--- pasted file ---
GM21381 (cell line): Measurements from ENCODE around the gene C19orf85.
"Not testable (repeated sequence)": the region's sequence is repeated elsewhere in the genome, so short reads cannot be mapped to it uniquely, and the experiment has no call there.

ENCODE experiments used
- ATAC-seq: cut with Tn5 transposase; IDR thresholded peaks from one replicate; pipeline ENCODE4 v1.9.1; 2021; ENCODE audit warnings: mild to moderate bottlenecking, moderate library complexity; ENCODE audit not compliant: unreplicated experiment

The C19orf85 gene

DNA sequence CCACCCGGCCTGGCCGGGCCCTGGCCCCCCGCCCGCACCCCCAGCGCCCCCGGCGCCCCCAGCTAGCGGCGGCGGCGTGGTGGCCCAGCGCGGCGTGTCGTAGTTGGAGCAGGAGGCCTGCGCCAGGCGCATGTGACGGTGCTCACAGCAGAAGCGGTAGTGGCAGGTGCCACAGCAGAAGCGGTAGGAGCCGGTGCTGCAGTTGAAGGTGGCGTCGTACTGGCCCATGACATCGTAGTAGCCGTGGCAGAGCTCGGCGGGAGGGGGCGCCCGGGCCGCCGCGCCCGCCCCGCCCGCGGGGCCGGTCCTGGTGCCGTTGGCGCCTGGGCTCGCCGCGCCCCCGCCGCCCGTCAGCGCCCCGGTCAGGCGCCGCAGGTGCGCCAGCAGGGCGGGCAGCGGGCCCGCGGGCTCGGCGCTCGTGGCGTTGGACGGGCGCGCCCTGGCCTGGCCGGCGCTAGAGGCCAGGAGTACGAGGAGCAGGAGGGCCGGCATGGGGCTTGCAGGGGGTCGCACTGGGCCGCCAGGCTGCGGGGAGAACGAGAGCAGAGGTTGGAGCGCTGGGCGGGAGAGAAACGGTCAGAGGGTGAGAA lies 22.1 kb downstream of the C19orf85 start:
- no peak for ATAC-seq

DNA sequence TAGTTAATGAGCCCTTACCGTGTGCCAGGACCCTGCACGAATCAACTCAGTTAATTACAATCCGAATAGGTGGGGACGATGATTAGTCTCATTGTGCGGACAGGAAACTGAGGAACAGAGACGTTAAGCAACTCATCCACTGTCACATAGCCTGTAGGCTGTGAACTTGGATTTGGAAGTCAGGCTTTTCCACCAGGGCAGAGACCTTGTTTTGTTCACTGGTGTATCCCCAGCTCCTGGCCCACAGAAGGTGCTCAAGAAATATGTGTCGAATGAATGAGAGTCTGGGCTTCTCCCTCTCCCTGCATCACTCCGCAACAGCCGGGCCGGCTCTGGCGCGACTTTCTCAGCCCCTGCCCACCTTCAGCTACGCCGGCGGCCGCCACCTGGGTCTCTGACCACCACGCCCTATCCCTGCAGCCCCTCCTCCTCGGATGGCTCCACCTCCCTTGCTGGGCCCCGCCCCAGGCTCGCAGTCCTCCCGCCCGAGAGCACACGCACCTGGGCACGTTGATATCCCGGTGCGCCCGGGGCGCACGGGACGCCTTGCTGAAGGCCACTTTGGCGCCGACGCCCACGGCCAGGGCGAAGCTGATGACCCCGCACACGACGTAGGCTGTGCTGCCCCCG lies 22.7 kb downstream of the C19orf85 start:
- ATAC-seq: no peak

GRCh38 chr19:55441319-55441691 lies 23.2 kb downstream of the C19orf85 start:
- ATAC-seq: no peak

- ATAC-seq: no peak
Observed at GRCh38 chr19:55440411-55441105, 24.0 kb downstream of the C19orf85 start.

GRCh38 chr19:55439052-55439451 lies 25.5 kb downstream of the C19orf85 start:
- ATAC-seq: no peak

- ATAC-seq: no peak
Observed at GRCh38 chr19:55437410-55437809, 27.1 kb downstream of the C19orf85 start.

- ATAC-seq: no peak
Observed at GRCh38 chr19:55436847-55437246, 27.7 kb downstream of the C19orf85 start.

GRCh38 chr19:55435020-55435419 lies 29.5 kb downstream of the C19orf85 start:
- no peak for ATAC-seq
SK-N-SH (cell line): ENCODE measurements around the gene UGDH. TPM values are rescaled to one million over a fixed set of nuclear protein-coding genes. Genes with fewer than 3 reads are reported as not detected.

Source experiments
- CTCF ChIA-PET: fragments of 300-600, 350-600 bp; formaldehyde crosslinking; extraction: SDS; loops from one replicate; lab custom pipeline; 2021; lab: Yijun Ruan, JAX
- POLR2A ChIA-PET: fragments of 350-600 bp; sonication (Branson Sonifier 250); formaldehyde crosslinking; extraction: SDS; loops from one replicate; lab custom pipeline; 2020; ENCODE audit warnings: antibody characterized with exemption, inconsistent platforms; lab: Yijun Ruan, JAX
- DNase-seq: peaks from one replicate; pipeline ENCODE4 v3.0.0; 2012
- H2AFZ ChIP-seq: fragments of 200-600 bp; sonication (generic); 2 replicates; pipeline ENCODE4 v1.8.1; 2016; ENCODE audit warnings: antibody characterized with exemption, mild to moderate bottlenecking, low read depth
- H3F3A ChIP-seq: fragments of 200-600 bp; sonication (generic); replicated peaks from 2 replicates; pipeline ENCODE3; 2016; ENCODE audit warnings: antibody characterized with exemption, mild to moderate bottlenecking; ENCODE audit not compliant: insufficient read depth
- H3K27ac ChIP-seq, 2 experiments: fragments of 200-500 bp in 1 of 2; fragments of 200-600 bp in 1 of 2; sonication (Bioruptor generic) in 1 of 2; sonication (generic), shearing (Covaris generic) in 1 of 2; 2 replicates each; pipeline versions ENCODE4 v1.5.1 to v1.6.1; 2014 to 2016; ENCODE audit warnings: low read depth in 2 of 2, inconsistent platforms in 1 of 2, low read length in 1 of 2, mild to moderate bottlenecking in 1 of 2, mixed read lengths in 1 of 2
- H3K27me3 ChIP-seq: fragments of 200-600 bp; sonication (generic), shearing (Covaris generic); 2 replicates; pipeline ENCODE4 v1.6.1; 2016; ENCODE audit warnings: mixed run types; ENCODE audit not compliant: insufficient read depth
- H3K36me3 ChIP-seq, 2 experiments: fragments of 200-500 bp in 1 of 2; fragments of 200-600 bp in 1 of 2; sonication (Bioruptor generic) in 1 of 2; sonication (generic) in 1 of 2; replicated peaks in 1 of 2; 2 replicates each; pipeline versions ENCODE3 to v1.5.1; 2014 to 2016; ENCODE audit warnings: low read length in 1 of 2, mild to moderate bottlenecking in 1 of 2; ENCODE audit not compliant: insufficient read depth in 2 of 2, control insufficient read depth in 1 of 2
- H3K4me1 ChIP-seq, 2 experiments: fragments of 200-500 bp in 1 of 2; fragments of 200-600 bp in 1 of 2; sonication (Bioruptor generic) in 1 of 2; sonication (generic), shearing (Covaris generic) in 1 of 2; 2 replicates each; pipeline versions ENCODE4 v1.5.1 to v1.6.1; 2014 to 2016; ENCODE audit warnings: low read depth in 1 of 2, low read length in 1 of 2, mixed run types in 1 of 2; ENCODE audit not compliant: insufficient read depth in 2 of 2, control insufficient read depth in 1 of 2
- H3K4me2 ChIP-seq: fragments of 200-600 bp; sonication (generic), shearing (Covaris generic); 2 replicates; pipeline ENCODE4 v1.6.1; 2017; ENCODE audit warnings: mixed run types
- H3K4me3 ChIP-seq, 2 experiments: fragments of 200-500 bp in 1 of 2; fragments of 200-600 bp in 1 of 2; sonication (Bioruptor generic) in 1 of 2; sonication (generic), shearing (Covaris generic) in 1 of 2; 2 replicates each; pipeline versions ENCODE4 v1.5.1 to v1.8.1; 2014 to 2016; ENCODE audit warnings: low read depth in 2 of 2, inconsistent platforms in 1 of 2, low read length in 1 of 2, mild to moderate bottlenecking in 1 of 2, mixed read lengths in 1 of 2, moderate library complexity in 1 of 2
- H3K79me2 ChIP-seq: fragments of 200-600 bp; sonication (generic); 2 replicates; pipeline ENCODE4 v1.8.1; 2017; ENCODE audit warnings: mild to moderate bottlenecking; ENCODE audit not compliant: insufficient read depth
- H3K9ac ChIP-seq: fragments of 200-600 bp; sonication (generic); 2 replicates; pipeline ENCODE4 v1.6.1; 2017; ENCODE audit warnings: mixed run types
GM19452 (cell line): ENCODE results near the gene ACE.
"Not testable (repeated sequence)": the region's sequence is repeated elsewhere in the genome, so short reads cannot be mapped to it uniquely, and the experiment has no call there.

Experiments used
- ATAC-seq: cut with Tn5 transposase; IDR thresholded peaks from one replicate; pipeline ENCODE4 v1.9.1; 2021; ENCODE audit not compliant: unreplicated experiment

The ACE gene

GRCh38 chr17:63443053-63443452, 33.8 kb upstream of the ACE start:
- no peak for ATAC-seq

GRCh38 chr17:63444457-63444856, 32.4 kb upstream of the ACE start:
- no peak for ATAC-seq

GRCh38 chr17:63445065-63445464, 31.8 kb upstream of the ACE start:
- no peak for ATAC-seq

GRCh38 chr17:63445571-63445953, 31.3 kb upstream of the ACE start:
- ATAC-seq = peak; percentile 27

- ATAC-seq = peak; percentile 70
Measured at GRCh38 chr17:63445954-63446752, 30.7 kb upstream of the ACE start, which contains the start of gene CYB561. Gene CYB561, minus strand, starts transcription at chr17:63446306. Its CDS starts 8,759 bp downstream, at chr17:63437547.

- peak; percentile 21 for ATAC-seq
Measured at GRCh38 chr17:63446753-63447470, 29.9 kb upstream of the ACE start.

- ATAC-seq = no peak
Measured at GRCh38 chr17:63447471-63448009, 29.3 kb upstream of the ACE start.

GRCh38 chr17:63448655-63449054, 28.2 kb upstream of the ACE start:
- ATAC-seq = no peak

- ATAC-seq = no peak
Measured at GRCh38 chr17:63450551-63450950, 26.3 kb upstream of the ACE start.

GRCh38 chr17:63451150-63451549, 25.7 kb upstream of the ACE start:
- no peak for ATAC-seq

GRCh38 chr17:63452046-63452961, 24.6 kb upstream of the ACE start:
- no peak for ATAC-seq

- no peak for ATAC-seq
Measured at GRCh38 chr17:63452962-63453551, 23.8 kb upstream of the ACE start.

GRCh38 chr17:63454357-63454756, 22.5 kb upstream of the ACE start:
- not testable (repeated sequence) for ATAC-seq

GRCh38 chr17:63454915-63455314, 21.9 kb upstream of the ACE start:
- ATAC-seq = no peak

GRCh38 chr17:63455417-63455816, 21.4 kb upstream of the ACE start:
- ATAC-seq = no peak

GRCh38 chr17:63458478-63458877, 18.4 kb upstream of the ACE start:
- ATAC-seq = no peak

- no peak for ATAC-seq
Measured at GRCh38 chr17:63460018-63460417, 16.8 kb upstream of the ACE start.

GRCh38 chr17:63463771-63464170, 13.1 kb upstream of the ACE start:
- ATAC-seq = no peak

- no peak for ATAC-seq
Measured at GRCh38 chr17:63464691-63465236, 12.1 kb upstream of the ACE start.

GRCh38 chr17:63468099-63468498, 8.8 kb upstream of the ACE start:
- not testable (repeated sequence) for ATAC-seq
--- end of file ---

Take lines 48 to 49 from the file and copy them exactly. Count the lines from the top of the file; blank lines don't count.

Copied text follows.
GRCh38 chr17:63445571-63445953, 31.3 kb upstream of the ACE start:
- ATAC-seq = peak; percentile 27